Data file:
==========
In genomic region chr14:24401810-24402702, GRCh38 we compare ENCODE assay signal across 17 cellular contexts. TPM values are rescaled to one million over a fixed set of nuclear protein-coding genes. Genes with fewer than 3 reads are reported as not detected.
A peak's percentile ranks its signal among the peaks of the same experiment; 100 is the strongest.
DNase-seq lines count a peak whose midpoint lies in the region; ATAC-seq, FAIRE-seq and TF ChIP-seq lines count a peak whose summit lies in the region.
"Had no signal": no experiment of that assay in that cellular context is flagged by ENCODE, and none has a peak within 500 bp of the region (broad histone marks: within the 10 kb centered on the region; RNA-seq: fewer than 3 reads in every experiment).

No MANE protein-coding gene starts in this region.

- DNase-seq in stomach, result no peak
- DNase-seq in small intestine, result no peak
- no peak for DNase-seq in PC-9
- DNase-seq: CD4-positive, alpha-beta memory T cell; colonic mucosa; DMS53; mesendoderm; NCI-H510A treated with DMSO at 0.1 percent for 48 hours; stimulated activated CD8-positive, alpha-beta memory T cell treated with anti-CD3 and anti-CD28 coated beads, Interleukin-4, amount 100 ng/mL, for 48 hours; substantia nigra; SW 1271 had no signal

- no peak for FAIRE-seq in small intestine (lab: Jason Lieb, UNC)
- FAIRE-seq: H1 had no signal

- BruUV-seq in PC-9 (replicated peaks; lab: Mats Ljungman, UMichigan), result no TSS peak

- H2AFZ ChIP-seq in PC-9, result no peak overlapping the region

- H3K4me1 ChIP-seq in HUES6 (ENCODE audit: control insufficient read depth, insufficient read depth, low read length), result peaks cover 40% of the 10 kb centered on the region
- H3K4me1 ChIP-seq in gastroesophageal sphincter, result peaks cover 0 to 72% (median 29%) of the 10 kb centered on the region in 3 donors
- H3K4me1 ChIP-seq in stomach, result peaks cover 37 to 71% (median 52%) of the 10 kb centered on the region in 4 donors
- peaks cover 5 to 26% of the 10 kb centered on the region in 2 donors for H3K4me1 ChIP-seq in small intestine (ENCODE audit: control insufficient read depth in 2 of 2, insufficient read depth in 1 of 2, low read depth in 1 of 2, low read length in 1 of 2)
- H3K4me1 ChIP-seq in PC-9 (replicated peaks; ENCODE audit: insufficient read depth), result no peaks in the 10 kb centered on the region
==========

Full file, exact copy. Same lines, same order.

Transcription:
In genomic region chr14:24401810-24402702, GRCh38 we compare ENCODE assay signal across 17 cellular contexts. TPM values are rescaled to one million over a fixed set of nuclear protein-coding genes. Genes with fewer than 3 reads are reported as not detected.
A peak's percentile ranks its signal among the peaks of the same experiment; 100 is the strongest.
DNase-seq lines count a peak whose midpoint lies in the region; ATAC-seq, FAIRE-seq and TF ChIP-seq lines count a peak whose summit lies in the region.
"Had no signal": no experiment of that assay in that cellular context is flagged by ENCODE, and none has a peak within 500 bp of the region (broad histone marks: within the 10 kb centered on the region; RNA-seq: fewer than 3 reads in every experiment).

No MANE protein-coding gene starts in this region.

- DNase-seq in stomach, result no peak
- DNase-seq in small intestine, result no peak
- no peak for DNase-seq in PC-9
- DNase-seq: CD4-positive, alpha-beta memory T cell; colonic mucosa; DMS53; mesendoderm; NCI-H510A treated with DMSO at 0.1 percent for 48 hours; stimulated activated CD8-positive, alpha-beta memory T cell treated with anti-CD3 and anti-CD28 coated beads, Interleukin-4, amount 100 ng/mL, for 48 hours; substantia nigra; SW 1271 had no signal

- no peak for FAIRE-seq in small intestine (lab: Jason Lieb, UNC)
- FAIRE-seq: H1 had no signal

- BruUV-seq in PC-9 (replicated peaks; lab: Mats Ljungman, UMichigan), result no TSS peak

- H2AFZ ChIP-seq in PC-9, result no peak overlapping the region

- H3K4me1 ChIP-seq in HUES6 (ENCODE audit: control insufficient read depth, insufficient read depth, low read length), result peaks cover 40% of the 10 kb centered on the region
- H3K4me1 ChIP-seq in gastroesophageal sphincter, result peaks cover 0 to 72% (median 29%) of the 10 kb centered on the region in 3 donors
- H3K4me1 ChIP-seq in stomach, result peaks cover 37 to 71% (median 52%) of the 10 kb centered on the region in 4 donors
- peaks cover 5 to 26% of the 10 kb centered on the region in 2 donors for H3K4me1 ChIP-seq in small intestine (ENCODE audit: control insufficient read depth in 2 of 2, insufficient read depth in 1 of 2, low read depth in 1 of 2, low read length in 1 of 2)
- H3K4me1 ChIP-seq in PC-9 (replicated peaks; ENCODE audit: insufficient read depth), result no peaks in the 10 kb centered on the region